A coworker of mine always said “Jersey has “everything. Not the best of anything but still everything”
I loved NJ when I bike toured through there. Except the corridor of course, but I biked North to South and just had to endure crossing through that area. I really enjoyed the Pine Barrens. I like quiet and solitude. I also enjoyed the other extreme - beaches! I was in NJ just over a week and do not have one bad memory, no incidents, decent road surfaces and/or shoulders, plenty of support (food, drink, lodging) and really easy cycling. I exited via the Cape May ferry. The Garden State is OK by me!
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Old 01-27-19, 01:02 PM
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Originally Posted by JoeyBike View Post
I loved NJ when I bike toured through there. Except the corridor of course, but I biked North to South and just had to endure crossing through that area. I really enjoyed the Pine Barrens. I like quiet and solitude. I also enjoyed the other extreme - beaches! I was in NJ just over a week and do not have one bad memory, no incidents, decent road surfaces and/or shoulders, plenty of support (food, drink, lodging) and really easy cycling. I exited via the Cape May ferry. The Garden State is OK by me!
Check out the 5 day Tour de Pines always in late summer. Heres a link to last years info. Tour de Pines Bicycle Tour, Pine Barrens Bike Trips - Pinelands Preservation Alliance / Believe this year is first week in October too. Fun, economical, beautiful riding and lots of options on rides. Ride as many days as you like. Supports a good cause too!
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Old 01-27-19, 02:19 PM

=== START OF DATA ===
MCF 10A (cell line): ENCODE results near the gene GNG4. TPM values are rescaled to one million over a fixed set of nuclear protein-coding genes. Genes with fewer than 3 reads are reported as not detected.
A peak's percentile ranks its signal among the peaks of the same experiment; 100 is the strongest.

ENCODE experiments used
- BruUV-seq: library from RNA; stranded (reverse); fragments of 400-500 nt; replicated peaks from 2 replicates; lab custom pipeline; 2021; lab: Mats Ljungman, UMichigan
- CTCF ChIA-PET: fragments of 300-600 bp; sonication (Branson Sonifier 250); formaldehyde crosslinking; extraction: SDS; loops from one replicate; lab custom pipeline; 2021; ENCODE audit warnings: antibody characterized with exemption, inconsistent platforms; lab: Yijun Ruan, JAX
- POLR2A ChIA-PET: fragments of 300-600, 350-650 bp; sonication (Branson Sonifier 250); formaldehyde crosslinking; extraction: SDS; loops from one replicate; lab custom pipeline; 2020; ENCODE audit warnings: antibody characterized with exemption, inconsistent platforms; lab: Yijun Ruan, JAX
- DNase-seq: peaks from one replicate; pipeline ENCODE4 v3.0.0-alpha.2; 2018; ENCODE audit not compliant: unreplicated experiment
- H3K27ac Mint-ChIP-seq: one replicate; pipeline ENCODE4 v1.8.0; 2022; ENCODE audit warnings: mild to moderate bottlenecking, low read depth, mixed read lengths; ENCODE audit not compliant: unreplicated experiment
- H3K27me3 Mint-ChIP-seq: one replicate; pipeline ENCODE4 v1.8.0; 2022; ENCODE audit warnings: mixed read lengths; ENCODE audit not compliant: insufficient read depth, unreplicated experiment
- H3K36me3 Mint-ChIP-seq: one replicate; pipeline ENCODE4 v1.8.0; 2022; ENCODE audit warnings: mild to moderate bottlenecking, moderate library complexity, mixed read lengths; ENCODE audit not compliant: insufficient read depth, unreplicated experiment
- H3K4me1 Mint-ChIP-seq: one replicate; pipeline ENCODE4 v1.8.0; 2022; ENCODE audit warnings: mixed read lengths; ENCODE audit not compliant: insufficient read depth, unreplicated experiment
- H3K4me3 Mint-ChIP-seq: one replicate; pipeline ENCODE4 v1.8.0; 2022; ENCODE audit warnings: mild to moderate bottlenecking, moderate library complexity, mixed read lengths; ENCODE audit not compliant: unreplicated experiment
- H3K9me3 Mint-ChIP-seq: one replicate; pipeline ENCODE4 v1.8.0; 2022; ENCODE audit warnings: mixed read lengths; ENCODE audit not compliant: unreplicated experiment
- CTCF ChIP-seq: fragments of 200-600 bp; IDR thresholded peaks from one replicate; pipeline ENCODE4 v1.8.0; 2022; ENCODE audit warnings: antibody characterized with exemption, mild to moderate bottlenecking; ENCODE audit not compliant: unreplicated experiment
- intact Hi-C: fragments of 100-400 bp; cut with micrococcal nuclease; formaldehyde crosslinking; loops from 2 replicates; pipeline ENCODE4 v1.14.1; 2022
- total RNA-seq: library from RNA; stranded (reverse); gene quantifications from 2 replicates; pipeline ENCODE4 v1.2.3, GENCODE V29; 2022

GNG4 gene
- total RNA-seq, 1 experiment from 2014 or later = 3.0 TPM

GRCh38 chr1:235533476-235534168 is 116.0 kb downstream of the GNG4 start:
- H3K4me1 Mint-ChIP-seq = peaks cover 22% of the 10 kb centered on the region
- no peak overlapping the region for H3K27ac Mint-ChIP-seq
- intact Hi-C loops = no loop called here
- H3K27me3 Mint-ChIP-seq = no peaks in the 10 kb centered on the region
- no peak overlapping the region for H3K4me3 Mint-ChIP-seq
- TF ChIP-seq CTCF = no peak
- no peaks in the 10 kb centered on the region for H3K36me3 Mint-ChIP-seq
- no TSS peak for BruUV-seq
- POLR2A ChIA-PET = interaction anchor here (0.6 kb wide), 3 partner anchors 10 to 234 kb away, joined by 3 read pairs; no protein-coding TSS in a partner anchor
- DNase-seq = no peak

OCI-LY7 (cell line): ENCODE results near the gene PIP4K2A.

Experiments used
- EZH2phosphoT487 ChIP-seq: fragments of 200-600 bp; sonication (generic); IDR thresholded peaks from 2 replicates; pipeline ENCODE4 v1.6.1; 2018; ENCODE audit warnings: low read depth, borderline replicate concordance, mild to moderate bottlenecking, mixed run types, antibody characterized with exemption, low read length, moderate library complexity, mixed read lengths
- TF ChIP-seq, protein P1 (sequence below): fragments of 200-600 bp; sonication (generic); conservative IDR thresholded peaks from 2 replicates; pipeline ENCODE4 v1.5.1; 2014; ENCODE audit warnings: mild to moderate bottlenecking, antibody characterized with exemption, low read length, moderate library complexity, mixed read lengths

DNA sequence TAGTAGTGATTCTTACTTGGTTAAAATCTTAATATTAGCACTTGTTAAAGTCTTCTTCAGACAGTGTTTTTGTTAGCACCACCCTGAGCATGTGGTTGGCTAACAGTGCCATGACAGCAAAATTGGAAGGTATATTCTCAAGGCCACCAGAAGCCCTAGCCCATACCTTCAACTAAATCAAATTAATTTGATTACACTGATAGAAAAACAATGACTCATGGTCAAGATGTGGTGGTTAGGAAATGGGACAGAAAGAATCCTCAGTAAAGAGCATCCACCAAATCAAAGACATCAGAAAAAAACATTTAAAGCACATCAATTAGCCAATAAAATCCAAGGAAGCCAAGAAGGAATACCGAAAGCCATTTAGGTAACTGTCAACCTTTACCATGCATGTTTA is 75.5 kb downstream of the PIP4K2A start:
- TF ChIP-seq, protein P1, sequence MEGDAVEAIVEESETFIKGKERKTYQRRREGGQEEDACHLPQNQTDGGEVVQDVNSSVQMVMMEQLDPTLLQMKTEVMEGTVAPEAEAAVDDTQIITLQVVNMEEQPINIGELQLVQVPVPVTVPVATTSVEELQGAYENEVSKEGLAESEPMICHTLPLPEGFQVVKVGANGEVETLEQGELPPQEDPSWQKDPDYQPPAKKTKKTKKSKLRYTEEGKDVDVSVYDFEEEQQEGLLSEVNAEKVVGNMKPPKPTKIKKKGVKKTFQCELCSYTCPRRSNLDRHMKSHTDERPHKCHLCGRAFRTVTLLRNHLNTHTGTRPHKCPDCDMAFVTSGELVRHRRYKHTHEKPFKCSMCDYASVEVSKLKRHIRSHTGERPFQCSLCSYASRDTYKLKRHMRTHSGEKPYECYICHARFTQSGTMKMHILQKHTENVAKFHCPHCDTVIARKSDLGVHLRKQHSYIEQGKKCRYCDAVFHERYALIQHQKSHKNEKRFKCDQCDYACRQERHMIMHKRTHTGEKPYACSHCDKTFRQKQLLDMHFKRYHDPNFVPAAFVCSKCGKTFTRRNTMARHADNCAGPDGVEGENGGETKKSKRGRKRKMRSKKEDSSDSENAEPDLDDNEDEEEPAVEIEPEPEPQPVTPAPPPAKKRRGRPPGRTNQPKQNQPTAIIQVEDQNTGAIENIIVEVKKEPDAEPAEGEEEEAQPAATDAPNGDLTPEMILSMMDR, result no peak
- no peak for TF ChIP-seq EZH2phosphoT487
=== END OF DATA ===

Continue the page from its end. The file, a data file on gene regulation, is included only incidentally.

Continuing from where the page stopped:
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Originally Posted by Ald1 View Post
Check out the 5 day Tour de Pines always in late summer. Heres a link to last years info. Tour de Pines Bicycle Tour, Pine Barrens Bike Trips - Pinelands Preservation Alliance / Believe this year is first week in October too. Fun, economical, beautiful riding and lots of options on rides. Ride as many days as you like. Supports a good cause too!
Very cool! Thanks.
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Old 01-28-19, 02:37 AM
  #66  
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I stay out of the bike lanes. I would rather be a PIT@#! 'taking the lane'. Than being dead meat. Courtesy of being treated like an afterthought.
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Old 03-19-19, 05:40 PM
  #67  
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Originally Posted by noglider View Post
It's funny how some people like riding here in NYC. I grew up here, and I generally don't find it to be the nicest place to ride. Yet I know some people who make a trip into the city just to ride here. I also know people who live here (such as @ascherer and @wilfried) who are great at making adventurous routes within the city limits. I've gone with them sometimes, and I did have some great times, but all things being equal, I'd rather be on a country road, at least for a fun ride. Maybe I wouldn't like commuting on a country road. I don't know.

Suburban riding can be bad, depending on road design. Traffic can be dense, and people are impatient. I lived in New Jersey suburbs for 26 years.
Maybe I just don't know any better. Close to all of my riding has been in the city. I can't be bothered to take a train to go somewhere just to ride. 9W does nothing for me, and it's 10 miles just to get to the bridge. Pretty close to 100% of my transportation in town is by bike, and I also take 60+ mile joy rides. Lots of places to go, things to see. I've seen a whole lot more of the city now that I'm now on a bike, and on the street, rather than going into one hole in the ground, and emerging from a different one.

To an extent, it's what you know. When I go elsewhere, I sometimes feel a little nervous. Traffic may be lighter, but it moves a lot faster. People behave differently, and I'm not entirely clear on the rules. For instance, I'm happy to take the lane most places in the city, but then I can generally go pretty close to the speed of traffic (and very often go faster). If the streets are crowded, I can likely go faster than the cars. If traffic is light, I'm slower (but still in the ball park), but they have plenty of room to get around me. I don't know that I'd be comfortable taking the lane on a suburban arterial.